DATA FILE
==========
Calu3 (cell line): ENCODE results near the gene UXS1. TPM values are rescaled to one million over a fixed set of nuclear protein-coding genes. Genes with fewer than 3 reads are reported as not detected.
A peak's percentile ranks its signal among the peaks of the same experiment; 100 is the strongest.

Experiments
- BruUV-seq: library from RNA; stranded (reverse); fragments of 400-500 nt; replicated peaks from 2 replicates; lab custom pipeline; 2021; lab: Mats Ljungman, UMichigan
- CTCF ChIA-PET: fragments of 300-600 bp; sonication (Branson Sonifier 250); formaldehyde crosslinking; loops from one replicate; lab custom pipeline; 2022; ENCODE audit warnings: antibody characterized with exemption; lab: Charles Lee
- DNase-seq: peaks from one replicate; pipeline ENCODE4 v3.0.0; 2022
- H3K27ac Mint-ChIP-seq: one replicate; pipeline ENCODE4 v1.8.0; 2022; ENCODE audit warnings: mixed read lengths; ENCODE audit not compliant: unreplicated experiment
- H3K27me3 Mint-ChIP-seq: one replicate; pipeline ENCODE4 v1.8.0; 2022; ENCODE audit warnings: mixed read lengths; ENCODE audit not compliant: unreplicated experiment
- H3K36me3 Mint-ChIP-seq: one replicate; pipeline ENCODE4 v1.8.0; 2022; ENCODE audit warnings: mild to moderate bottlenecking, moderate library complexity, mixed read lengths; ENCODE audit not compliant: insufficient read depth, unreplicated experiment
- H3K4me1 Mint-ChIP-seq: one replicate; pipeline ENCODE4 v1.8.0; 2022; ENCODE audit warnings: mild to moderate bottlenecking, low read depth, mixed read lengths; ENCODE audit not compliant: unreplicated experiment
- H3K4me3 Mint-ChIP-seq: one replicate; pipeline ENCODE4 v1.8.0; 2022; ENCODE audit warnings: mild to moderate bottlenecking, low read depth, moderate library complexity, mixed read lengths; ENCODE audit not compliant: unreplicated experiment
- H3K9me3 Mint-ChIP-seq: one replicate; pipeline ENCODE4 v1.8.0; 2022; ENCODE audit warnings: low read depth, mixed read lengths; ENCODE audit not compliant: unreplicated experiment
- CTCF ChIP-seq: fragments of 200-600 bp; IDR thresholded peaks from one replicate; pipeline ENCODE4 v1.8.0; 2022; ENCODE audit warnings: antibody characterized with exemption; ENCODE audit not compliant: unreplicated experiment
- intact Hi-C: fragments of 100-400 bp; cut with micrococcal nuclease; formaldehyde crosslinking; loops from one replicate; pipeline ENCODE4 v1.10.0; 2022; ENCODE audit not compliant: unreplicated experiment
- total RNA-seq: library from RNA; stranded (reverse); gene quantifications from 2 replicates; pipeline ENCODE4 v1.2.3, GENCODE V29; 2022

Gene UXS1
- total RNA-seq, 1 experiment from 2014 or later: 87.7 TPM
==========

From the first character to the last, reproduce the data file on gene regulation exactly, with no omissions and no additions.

Calu3 (cell line): ENCODE results near the gene UXS1. TPM values are rescaled to one million over a fixed set of nuclear protein-coding genes. Genes with fewer than 3 reads are reported as not detected.
A peak's percentile ranks its signal among the peaks of the same experiment; 100 is the strongest.

Experiments
- BruUV-seq: library from RNA; stranded (reverse); fragments of 400-500 nt; replicated peaks from 2 replicates; lab custom pipeline; 2021; lab: Mats Ljungman, UMichigan
- CTCF ChIA-PET: fragments of 300-600 bp; sonication (Branson Sonifier 250); formaldehyde crosslinking; loops from one replicate; lab custom pipeline; 2022; ENCODE audit warnings: antibody characterized with exemption; lab: Charles Lee
- DNase-seq: peaks from one replicate; pipeline ENCODE4 v3.0.0; 2022
- H3K27ac Mint-ChIP-seq: one replicate; pipeline ENCODE4 v1.8.0; 2022; ENCODE audit warnings: mixed read lengths; ENCODE audit not compliant: unreplicated experiment
- H3K27me3 Mint-ChIP-seq: one replicate; pipeline ENCODE4 v1.8.0; 2022; ENCODE audit warnings: mixed read lengths; ENCODE audit not compliant: unreplicated experiment
- H3K36me3 Mint-ChIP-seq: one replicate; pipeline ENCODE4 v1.8.0; 2022; ENCODE audit warnings: mild to moderate bottlenecking, moderate library complexity, mixed read lengths; ENCODE audit not compliant: insufficient read depth, unreplicated experiment
- H3K4me1 Mint-ChIP-seq: one replicate; pipeline ENCODE4 v1.8.0; 2022; ENCODE audit warnings: mild to moderate bottlenecking, low read depth, mixed read lengths; ENCODE audit not compliant: unreplicated experiment
- H3K4me3 Mint-ChIP-seq: one replicate; pipeline ENCODE4 v1.8.0; 2022; ENCODE audit warnings: mild to moderate bottlenecking, low read depth, moderate library complexity, mixed read lengths; ENCODE audit not compliant: unreplicated experiment
- H3K9me3 Mint-ChIP-seq: one replicate; pipeline ENCODE4 v1.8.0; 2022; ENCODE audit warnings: low read depth, mixed read lengths; ENCODE audit not compliant: unreplicated experiment
- CTCF ChIP-seq: fragments of 200-600 bp; IDR thresholded peaks from one replicate; pipeline ENCODE4 v1.8.0; 2022; ENCODE audit warnings: antibody characterized with exemption; ENCODE audit not compliant: unreplicated experiment
- intact Hi-C: fragments of 100-400 bp; cut with micrococcal nuclease; formaldehyde crosslinking; loops from one replicate; pipeline ENCODE4 v1.10.0; 2022; ENCODE audit not compliant: unreplicated experiment
- total RNA-seq: library from RNA; stranded (reverse); gene quantifications from 2 replicates; pipeline ENCODE4 v1.2.3, GENCODE V29; 2022

Gene UXS1
- total RNA-seq, 1 experiment from 2014 or later: 87.7 TPM